To take one prominent example, Monster Worldwide (MWW) is now above its 200-day moving average for the first time since June 2007, which was around the time when the previous bull market peaked out internally along with the economy. With MWW showing strength it points to a recovery in the job market outlook in the months ahead. My best guess is that by July we should start to see a modicum of improvement with even more signs of improvement by the fourth quarter.
If there is to be an economic recovery this year it will almost certainly begin with the sector that began the crisis in the first place, namely the lending institutions. Recovery must begin with the banks. Banks have to start lending again before we can see the wheels of commerce turning in a big way. The bank stocks are showing definite signs of recovery and hopefully this will result in an increased willingness to lend.
The Bank Index (BKX) is showing the classic signs of an intermediate-term turnaround. Recovery in the bank shares paves the way for increased lending activity, just as it did in the previous market recovery.
Our assertion earlier this year that China would most likely lead the U.S. out of economic recession is starting to come to fruition as China shows greater economic and financial market stability in the midst of global weakness. China still relies on the U.S. as its leading customer and as the wheels of industry in China gradually pick up steam, the U.S. will be expected to do its share to continue the Chinese "economic miracle." That's why the U.S. economic stimulus will work, notwithstanding the pessimistic comments among analysts who say the bailout has already failed. The "Powers-That-Be" have determined that the bailout will work and what the PTBs want, the PTBs get!
Here's what the iShares China 25 Index Fund (FXI, 35.16) looks like after Monday's rally of 9%. Note the emerging bullish structure of the 30/60/90-day MA series in this chart.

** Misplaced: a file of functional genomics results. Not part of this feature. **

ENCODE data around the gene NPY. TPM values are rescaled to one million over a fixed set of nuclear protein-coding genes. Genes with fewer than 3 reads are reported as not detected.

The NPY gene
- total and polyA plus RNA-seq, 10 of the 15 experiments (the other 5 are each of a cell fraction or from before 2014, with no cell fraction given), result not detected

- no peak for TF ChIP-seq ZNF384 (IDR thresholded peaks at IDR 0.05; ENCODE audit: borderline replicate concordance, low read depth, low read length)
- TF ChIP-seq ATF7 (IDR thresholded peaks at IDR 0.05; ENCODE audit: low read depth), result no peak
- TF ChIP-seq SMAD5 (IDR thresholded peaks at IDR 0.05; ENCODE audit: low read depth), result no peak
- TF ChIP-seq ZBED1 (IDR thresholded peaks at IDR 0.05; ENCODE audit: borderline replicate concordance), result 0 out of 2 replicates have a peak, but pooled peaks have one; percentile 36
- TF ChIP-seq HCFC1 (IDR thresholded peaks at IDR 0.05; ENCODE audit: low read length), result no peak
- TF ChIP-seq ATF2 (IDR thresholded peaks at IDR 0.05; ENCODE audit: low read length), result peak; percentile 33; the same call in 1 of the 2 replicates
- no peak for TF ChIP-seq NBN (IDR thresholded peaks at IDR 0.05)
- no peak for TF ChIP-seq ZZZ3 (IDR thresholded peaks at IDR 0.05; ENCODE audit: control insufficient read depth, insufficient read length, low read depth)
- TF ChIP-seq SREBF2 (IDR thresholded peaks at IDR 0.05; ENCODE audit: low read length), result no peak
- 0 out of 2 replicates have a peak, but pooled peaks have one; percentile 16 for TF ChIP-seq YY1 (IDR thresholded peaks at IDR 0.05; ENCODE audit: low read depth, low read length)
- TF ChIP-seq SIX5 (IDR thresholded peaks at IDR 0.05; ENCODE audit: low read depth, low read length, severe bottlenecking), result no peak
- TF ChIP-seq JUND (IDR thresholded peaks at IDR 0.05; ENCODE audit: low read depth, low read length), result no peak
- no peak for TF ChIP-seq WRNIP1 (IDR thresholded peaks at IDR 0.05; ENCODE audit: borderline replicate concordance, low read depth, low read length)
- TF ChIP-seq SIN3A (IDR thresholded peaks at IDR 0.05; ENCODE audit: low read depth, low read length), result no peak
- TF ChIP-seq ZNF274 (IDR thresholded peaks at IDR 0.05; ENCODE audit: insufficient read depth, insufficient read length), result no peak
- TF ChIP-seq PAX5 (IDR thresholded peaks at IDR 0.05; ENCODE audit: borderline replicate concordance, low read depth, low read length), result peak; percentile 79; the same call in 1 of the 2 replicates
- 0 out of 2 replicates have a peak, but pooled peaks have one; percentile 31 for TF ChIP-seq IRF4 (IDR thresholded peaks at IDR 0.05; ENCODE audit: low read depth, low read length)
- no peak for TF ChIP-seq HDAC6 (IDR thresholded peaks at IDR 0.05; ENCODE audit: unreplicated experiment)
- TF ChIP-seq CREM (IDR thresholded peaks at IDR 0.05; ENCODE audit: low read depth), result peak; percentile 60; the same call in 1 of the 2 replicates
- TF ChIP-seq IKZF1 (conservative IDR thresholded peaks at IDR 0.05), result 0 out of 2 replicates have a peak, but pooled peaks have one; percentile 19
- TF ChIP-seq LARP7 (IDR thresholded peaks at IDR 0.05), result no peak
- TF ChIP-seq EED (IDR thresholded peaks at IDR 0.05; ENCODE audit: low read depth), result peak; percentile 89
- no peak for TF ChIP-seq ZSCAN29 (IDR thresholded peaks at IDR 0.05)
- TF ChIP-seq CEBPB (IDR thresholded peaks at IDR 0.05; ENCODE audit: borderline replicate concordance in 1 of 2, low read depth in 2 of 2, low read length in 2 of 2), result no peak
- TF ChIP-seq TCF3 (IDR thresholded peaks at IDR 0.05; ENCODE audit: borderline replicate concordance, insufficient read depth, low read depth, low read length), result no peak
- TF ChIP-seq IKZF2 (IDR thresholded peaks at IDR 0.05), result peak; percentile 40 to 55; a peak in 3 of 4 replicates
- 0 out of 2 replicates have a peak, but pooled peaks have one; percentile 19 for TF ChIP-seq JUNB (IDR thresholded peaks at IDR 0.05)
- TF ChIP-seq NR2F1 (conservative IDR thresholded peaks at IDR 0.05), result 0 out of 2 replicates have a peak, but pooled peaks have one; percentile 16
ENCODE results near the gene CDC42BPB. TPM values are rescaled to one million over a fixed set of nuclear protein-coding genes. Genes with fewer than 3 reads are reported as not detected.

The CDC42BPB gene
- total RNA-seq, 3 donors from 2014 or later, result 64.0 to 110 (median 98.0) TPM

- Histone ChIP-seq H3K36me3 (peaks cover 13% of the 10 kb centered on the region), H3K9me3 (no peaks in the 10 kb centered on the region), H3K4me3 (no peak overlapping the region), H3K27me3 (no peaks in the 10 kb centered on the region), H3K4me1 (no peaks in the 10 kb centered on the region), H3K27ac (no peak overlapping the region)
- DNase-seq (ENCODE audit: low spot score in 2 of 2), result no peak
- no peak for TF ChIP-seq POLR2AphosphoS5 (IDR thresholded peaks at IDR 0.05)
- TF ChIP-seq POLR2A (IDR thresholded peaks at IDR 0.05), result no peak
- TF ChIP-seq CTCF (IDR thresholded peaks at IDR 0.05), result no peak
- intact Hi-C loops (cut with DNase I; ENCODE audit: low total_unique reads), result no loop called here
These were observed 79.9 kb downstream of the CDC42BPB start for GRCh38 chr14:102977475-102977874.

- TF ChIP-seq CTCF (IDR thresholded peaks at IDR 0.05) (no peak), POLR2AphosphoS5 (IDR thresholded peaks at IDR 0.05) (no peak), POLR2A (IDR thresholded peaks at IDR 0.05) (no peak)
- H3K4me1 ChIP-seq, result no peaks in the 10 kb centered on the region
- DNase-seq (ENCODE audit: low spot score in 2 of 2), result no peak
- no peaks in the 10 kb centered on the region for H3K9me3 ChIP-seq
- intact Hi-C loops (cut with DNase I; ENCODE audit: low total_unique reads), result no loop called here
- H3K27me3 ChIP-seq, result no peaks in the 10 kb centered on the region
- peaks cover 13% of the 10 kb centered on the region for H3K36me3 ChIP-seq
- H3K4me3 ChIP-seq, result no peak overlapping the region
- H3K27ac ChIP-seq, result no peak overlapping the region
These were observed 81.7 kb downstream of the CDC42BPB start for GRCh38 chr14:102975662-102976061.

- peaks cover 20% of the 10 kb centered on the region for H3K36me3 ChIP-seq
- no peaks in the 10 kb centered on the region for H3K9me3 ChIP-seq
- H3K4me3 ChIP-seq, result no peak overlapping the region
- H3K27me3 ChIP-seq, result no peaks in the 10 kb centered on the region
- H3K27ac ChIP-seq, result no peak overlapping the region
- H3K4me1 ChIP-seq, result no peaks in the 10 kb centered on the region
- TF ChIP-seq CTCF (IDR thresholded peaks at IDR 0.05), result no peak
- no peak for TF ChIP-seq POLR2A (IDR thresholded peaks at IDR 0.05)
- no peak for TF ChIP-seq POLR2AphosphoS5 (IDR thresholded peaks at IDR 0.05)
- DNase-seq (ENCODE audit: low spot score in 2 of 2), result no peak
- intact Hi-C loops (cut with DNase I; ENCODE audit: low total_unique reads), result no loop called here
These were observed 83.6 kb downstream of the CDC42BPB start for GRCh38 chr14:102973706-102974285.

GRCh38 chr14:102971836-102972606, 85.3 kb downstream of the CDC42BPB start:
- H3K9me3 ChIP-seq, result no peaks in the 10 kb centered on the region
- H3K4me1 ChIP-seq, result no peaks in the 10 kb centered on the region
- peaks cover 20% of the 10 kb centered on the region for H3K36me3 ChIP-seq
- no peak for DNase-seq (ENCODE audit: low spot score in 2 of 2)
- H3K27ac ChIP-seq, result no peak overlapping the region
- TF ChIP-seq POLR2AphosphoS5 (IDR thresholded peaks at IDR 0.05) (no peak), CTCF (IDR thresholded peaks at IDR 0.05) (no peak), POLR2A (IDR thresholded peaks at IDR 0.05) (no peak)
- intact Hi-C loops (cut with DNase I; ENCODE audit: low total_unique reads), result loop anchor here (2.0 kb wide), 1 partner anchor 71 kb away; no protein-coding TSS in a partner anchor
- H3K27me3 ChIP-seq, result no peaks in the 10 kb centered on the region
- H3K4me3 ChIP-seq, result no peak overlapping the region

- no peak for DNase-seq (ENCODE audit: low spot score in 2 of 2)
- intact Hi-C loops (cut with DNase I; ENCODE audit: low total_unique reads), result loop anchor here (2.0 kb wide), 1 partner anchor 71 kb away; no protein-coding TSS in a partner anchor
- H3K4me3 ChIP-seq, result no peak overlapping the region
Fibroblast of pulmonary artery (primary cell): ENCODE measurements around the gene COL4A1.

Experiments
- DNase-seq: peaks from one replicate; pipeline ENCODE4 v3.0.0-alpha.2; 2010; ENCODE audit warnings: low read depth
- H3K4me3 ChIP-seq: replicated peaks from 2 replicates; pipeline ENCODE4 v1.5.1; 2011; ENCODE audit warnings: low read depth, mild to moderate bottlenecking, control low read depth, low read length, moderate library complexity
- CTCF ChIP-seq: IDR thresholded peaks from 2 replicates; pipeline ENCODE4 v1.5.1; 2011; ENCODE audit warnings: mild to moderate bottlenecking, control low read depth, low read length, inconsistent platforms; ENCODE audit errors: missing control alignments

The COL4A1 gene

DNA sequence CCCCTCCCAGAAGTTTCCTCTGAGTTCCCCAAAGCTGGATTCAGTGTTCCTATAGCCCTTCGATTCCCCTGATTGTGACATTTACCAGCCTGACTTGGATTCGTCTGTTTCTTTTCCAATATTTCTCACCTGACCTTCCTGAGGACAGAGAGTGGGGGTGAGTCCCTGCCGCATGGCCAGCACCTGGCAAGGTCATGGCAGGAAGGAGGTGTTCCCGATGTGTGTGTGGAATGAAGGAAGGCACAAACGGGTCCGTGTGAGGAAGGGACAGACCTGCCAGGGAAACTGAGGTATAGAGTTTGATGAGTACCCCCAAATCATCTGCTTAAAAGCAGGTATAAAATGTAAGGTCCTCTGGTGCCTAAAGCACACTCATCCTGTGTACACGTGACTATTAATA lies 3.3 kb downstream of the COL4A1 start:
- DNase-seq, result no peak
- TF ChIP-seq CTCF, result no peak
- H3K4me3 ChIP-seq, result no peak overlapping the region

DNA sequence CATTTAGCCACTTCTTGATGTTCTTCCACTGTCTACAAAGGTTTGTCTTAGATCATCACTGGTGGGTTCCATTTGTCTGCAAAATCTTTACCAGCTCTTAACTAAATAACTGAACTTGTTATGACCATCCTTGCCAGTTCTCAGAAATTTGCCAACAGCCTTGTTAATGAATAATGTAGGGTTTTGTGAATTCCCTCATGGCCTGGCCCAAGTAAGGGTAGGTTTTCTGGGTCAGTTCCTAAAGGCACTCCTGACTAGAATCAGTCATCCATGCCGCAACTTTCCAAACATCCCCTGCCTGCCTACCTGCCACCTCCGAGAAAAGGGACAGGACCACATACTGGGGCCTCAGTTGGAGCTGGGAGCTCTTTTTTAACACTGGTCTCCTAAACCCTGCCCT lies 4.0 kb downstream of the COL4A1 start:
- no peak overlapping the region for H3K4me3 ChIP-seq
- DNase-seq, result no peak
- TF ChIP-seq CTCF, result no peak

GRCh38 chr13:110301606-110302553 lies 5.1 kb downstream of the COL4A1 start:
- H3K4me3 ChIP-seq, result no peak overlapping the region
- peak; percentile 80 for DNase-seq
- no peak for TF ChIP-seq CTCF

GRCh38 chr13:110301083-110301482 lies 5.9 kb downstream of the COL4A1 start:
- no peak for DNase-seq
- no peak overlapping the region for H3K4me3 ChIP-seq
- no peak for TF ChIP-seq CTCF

One of the reasons why so many traders went short the broad market in April is because of the residual or spillover effect from the previous bear market decline. Traders had become complacent with shorting the market every time the economy showed signs of weakness that they began to assume the market would continue trending lower off the lack of economic strength. Yet the market is a forward looking creature and when the yearly cycles turn up along with internal momentum, the market tends to shrug off negative economic headlines as it focuses on the improvement it anticipates anywhere from 6-9 months into the future. Investors look around them and see unemployment everywhere and housing market woes, yet the market isn't looking at these obvious factors that are plain to everyone. It looks at those signs that are less visible to the crowd right now but will be plainly evident in the months to come.
Already we see evidence that the market anticipates some level of recovery in the housing market. The Dow Jones REIT Index (DJR) continues its pattern of higher highs and so does the Philly Housing Index (HGX). This suggests the housing market will see some recovery later this year.
Says Briefing.com: "According to the latest batch of U.S. economic data, pending home sales for March advanced a better-than-expected 3.2% month-over-month....As for construction spending in March, it increased 0.3% month-over-month, exceeding the 1.6% decrease that was expected. In turn, the March report will likely make an incrementally positive contribution to first quarter GDP revisions."